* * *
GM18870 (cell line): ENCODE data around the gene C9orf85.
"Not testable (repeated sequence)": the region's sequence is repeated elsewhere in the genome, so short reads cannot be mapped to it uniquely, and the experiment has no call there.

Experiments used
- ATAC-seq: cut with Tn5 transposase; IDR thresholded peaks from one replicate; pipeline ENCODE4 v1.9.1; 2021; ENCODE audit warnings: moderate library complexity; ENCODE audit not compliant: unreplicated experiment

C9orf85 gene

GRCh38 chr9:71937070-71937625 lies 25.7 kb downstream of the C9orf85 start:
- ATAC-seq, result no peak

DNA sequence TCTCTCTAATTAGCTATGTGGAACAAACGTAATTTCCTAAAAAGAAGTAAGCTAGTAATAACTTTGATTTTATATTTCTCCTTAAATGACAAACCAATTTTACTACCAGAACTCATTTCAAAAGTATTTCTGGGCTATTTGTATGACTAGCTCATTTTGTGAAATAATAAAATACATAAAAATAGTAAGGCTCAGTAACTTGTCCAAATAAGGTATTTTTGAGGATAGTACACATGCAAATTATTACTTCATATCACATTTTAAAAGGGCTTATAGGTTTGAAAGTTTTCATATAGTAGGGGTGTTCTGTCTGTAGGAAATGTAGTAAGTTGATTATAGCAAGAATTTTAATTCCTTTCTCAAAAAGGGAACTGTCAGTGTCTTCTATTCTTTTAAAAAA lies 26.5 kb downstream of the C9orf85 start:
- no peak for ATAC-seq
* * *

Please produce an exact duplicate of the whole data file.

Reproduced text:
GM18870 (cell line): ENCODE data around the gene C9orf85.
"Not testable (repeated sequence)": the region's sequence is repeated elsewhere in the genome, so short reads cannot be mapped to it uniquely, and the experiment has no call there.

Experiments used
- ATAC-seq: cut with Tn5 transposase; IDR thresholded peaks from one replicate; pipeline ENCODE4 v1.9.1; 2021; ENCODE audit warnings: moderate library complexity; ENCODE audit not compliant: unreplicated experiment

C9orf85 gene

GRCh38 chr9:71937070-71937625 lies 25.7 kb downstream of the C9orf85 start:
- ATAC-seq, result no peak

DNA sequence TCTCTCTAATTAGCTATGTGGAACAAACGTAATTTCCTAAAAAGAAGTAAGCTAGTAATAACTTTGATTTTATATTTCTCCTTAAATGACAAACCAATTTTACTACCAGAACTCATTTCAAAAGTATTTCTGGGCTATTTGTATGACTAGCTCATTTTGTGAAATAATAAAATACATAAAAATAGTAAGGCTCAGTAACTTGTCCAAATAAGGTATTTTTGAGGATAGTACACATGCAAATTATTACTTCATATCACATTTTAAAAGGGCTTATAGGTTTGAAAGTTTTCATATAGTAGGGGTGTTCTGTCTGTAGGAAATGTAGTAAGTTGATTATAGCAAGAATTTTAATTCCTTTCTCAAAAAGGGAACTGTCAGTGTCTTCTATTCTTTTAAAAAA lies 26.5 kb downstream of the C9orf85 start:
- no peak for ATAC-seq